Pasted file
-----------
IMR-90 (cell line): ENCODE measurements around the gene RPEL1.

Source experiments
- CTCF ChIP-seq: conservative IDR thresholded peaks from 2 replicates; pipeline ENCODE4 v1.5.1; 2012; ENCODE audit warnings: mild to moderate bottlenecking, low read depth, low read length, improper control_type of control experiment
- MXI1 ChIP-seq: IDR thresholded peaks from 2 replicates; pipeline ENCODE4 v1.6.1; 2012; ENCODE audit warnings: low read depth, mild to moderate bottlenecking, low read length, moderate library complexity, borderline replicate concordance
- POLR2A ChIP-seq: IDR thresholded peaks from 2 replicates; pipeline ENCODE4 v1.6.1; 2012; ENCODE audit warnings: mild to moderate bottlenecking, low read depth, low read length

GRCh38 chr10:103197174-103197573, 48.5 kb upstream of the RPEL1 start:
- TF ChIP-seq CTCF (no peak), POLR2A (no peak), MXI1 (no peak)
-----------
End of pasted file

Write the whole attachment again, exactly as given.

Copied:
IMR-90 (cell line): ENCODE measurements around the gene RPEL1.

Source experiments
- CTCF ChIP-seq: conservative IDR thresholded peaks from 2 replicates; pipeline ENCODE4 v1.5.1; 2012; ENCODE audit warnings: mild to moderate bottlenecking, low read depth, low read length, improper control_type of control experiment
- MXI1 ChIP-seq: IDR thresholded peaks from 2 replicates; pipeline ENCODE4 v1.6.1; 2012; ENCODE audit warnings: low read depth, mild to moderate bottlenecking, low read length, moderate library complexity, borderline replicate concordance
- POLR2A ChIP-seq: IDR thresholded peaks from 2 replicates; pipeline ENCODE4 v1.6.1; 2012; ENCODE audit warnings: mild to moderate bottlenecking, low read depth, low read length

GRCh38 chr10:103197174-103197573, 48.5 kb upstream of the RPEL1 start:
- TF ChIP-seq CTCF (no peak), POLR2A (no peak), MXI1 (no peak)